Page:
For individuals just starting to strike out on your own, this new-found freedom is exhilarating (and a little daunting). While you relish in the chance to set your own hours and be your own boss, freelancers tend to forget that without a company or manager, you pretty much have to be responsible for yourself. This is important in setting your rates, negotiating with clients and finding the discipline to complete assignments on time. If you’re an established freelancer in your field, then these would seem a little familiar.
Here are the key mistakes to avoid and HOW to avoid them in future:
Rookie Mistake #1: Calling Yourself a FreelancerYeap.
We know it is important to keep it simple instead of making up a title such as ‘Visual Aesthetics Specialist’. If you’re a graphic designer and your own boss, you’re a freelance graphic designer. But by doing that, did you know that you’re repelling and/or attracting some groups of clients instead of getting the right ones? Clients tend to perceive ‘freelancers’ in a way that may be damaging to you. It seems like your services are cheap (you can’t spell freelancers without free, amiright?), you are new to the market plus it can also mean that you’re unemployed and in desperate need of a job. Which makes it difficult for you to attract and retain high quality clients..
Sure, times have changed and some of the negative connotations of a freelancer may no longer be there. However, if you’re starting out, pay attention to how you brand yourself (Sheryl Sandberg disagrees). If you stand for something, you are memorable. In the freelancing world, that it a good way to get clients to trust you.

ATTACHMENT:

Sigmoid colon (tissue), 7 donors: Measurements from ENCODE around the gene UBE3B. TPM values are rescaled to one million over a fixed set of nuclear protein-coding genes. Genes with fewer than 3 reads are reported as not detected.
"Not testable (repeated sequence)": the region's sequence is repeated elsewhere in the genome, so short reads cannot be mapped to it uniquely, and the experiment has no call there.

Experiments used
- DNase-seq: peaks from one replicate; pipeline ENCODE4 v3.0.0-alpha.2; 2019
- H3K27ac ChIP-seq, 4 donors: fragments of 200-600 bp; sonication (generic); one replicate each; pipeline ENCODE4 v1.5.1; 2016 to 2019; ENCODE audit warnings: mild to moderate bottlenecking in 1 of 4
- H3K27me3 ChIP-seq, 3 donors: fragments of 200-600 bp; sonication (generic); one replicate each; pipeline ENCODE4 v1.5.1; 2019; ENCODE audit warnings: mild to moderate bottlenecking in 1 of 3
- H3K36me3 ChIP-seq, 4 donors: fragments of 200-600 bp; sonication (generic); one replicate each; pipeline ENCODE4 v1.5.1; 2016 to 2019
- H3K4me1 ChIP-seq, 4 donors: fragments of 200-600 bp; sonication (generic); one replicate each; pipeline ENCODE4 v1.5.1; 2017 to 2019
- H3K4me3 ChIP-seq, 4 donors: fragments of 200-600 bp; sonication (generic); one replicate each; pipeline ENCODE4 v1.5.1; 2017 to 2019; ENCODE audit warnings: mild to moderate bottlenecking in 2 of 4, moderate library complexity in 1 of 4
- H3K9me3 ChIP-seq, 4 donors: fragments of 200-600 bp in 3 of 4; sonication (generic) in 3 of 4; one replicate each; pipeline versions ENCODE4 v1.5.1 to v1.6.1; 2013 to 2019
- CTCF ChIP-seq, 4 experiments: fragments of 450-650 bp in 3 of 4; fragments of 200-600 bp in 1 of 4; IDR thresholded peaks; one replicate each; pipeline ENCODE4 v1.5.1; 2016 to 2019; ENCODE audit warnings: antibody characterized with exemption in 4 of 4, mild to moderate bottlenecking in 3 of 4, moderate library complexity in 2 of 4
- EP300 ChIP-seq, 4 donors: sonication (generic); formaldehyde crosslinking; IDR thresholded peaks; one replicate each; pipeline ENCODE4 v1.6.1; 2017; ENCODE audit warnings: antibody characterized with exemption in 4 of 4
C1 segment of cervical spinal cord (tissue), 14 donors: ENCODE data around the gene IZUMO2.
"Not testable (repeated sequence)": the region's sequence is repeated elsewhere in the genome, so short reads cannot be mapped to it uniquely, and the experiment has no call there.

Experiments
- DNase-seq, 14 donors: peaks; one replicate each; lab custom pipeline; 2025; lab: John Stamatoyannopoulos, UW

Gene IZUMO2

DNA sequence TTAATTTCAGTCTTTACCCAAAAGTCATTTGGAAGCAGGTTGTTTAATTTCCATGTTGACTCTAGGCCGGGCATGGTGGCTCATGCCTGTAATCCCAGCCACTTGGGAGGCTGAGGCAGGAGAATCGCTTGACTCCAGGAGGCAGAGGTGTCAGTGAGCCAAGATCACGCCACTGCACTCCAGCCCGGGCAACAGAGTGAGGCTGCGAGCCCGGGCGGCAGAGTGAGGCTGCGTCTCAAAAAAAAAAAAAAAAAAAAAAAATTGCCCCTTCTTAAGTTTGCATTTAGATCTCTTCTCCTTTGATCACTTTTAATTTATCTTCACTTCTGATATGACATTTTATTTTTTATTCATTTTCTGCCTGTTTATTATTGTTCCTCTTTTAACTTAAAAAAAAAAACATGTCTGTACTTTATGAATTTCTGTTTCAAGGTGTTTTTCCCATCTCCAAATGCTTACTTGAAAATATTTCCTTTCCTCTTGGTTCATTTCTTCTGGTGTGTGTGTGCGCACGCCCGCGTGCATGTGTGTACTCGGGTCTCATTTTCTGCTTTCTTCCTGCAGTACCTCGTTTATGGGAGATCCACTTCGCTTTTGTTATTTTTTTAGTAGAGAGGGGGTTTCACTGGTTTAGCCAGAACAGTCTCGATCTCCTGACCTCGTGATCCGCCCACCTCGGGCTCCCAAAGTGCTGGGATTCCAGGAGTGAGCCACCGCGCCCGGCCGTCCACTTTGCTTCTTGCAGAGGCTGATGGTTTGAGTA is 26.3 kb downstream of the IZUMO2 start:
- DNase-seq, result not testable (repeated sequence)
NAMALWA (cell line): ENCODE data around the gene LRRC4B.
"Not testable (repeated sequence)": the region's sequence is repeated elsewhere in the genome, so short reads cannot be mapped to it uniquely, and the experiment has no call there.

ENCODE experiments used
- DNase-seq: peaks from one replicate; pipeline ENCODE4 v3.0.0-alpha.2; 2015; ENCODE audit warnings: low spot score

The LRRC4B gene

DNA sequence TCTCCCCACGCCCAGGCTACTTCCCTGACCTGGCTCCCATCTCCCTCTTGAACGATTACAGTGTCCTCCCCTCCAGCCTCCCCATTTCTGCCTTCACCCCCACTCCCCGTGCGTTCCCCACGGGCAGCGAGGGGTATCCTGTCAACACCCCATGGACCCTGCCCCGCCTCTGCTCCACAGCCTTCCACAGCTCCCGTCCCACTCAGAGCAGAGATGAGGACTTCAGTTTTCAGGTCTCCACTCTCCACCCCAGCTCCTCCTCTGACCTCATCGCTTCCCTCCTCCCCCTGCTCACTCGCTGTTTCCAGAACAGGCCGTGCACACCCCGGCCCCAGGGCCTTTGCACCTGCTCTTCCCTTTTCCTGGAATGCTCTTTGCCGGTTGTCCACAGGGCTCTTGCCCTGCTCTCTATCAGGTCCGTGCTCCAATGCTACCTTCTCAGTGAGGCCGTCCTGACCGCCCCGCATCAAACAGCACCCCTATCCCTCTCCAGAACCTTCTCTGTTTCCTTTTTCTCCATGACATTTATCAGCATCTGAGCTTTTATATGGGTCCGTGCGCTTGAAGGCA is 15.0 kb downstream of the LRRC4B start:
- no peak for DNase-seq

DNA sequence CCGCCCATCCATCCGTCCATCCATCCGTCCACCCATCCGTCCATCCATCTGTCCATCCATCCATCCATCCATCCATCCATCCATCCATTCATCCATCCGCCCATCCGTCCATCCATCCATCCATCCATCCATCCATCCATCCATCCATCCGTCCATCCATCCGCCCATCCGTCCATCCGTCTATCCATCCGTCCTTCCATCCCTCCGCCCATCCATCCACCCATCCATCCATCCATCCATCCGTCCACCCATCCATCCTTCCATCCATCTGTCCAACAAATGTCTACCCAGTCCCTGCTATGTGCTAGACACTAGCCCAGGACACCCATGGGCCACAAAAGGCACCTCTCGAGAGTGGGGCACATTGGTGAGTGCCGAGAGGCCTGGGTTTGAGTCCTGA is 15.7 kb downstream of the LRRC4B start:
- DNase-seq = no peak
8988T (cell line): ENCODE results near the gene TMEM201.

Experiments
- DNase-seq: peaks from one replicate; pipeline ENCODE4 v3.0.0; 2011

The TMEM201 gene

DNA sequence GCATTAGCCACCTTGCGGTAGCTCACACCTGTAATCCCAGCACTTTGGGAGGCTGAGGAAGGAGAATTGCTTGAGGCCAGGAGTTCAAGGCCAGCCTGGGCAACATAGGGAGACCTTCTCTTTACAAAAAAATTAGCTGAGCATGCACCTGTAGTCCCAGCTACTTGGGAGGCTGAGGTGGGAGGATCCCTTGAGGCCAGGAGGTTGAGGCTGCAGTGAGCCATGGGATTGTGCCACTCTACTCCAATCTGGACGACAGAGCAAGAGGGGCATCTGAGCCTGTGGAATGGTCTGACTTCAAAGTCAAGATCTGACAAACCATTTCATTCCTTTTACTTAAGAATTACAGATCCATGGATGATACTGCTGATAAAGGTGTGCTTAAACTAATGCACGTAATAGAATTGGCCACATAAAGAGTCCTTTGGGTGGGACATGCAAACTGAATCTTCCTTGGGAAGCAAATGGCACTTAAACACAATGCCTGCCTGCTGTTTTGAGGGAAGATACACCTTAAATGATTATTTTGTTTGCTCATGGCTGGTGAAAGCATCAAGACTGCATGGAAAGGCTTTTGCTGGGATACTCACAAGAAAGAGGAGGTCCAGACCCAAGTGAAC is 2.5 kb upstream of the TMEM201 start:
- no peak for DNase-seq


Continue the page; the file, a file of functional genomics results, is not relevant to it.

Rookie Mistake #2: Not Selling Yourself
Not the kind where you stand outside a mall and hand out flyers with your number and work details on it. Be smart about selling yourself. Start with your current clients. After finishing an assignment for them, ask for a referral.
The best way to sell yourself is to get your clients to spread the good word about you! Now, there is an art to asking them to do you this favour.
Rookie Mistake #3: Undervaluing Your Services
You may be booking your first gig. Don’t let inexperience guide your rate. There is no best practice for setting your own rates. Some prefer to do it on an hourly basis and some find it easier by charging per project. No matter which method you choose, first calculate your monthly expenses. Think about how many clients you would need to book in order to cover it. After All, people are paying you for your time spent.
Rookie Mistake #4:Assuming You Have an Inferior Position in the Working RelationshipA client just booked you because you have the skills they need. Have some confidence! Just because you don’t have the backing of a large corporation behind your title doesn’t mean that you are inferior to your client. Some freelancers think that way. The working relationship is worse off as freelancers get too afraid to push their viable ideas for the company.
Work WITH your clients. Only when you start doing that, you are not listening and carrying out their suggestions but you are improving on them and adding value. Trust me, your client would rather work with someone like that.
Rookie Mistake # 5: Not Dedicating Time for Skills Upgrading
A happy client is one working with a freelancer who knows their stuff. So keep yourself updated in your field and talk to people to find out their opinion about it.
Here are some tools to help start you off! These are the sites I found useful. (Not a promotional ad, just sharing from experience)
There you have it, rookie mistake to avoid! If you have more tips to share, let me know ! Let’s empower one freelancer at a time :)